[The shortcut to regular sitting sketched in this post was written with beginners in mind, but experienced meditators might find it useful.]
The most important element in a successful practice is regularity. (We can put off the definition of “successful practice” for now.) To do some amount of seated, inner work on a daily basis is the quickest way to acquire the skills that make it possible to bring about lasting changes in attitudes and behaviors. It is also the key to consolidating the gains made in “breakthrough” moments. Retreats provide opportunities for extending and intensifying contemplative experience, and should be attended as often as possible. However, in the absence of a regular schedule of cultivation, the benefits of intensive practice quickly dissipate because they cannot be sustained or integrated. There is no substitute for daily sitting.
The single greatest obstacle to the establishment of a regular sitting practice is the perception that there is not enough time. A common response to the prospect of daily sessions is something along the lines of “I already have too much to do. Sitting is just one more thing to fit into an overcrowded schedule.” Signs of stress can manifest at the very thought of adding yet another commitment to a long list.
Some of you will be familiar with an anecdote that is pertinent to the topic. The new student asks how often s/he should sit. The teacher suggests that s/he might start with half an hour, twice a day. The student becomes agitated, and says, “That won’t do at all. I’m much too busy to sit for 30 minutes twice a day!” “In that case,” the teacher replies, “Sit for an hour twice a day.”
The point of this story has nothing to do with time. Rather, it is a way of saying that we all take the concept of time far too seriously. Time is an idea, whereas the sense of time’s passage is a measurement of events in relation to each other, mental events included. Time expands and contracts according to the way we choose to observe the many changes that are always happening and how we feel about them. Ultimately time is just what we think it is. Therefore, when we cease to pay attention to our thoughts and begin to observe the various kinds of change within the flow of sensation—which is what we do when we meditate—the sense of the passage of time is attenuated. We could say that constraints on our time get in the way of our practicing only when we think about them.
A friend’s young son was disappointed because while on vacation they could not stop to visit an amusement park that was located along their route. The boy listened as his father explained that he had to be back at work by a particular date. “I just don’t have enough time,” he said. The boy pondered the matter for a few moments. Then his face brightened and he said, “I know! I’ve got plenty of time. I’ll give you some.”
The objective aspect of time comprises events and their relations, but those relations frequently change, and the perspectives from which we measure them shift with changing circumstances. The subjective aspect of time is marvelously elastic. Despite those challenges, and the social pressure to believe that time is an external force driving us along inexorably, it is possible to initiate a regular daily practice of meditation by adopting a simple strategy, namely, to set one’s sights upon a modest goal to be attained by modest means.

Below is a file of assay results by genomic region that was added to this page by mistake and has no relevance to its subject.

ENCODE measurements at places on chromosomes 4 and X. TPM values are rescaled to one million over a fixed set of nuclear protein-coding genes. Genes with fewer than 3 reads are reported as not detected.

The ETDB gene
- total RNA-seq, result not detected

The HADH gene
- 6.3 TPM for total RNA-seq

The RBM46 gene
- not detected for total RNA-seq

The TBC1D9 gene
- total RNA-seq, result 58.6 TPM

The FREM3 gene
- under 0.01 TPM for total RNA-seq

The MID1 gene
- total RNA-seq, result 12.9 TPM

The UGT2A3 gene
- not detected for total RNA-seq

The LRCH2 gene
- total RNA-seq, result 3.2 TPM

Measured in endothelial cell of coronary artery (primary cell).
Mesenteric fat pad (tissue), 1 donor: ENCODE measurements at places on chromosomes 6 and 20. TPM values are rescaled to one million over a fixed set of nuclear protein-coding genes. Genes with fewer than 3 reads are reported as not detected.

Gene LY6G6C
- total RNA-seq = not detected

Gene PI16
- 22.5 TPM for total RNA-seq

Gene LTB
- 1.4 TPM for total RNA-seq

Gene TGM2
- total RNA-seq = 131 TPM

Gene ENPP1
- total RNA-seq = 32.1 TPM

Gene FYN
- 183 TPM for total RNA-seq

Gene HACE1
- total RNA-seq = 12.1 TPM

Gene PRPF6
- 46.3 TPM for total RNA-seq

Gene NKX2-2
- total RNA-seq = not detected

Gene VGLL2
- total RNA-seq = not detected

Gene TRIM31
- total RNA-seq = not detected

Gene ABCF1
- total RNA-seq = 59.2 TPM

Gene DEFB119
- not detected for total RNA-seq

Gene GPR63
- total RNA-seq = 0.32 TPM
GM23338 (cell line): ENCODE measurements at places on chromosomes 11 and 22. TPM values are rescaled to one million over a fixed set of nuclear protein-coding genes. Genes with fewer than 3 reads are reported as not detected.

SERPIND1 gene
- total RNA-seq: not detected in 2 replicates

Anyone, no matter how busy, can sit for nine minutes a day. If necessary you can set the alarm clock to ring ten minutes earlier than usual and sit as soon as possible after waking up. There are at least two obvious virtues to such a discipline. First, the early part of the morning is quiet. If you arise before the others in your household, you are less likely to be disturbed. Second, within fifteen minute after rising you have accomplished your task. If you can manage to sit for nine minutes in the evening, too, so much the better.
For some people it will be necessary to drink a caffeinated beverage first thing before sitting; others will find that a warmup and stretching, or a 30-minute walk, will greatly improve their ability to relax and focus. Do what you must, but sit. Set the timer for ten minutes and give yourself a few seconds to assume the posture and settle down.
Bear in mind that, in the cultivation of mindful attention and clear comprehension, quality is more important than quantity. Nine minutes of consistent attention to posture, for instance, is preferable to forty minutes of daydreaming and waiting for the buzzer. For nine minutes, make the effort to stay on track. Unless you are one of those rare “naturals,” you will be distracted at some point, probably by your own thoughts. Don’t be hard on yourself if you find it to be difficult for a while. Perfect concentration is not the practice. Returning again and again, calmly and gently, to the task at hand, that is the practice. Stay with the process for nine minutes and do not concern yourself with the results, which will show themselves in their own good time.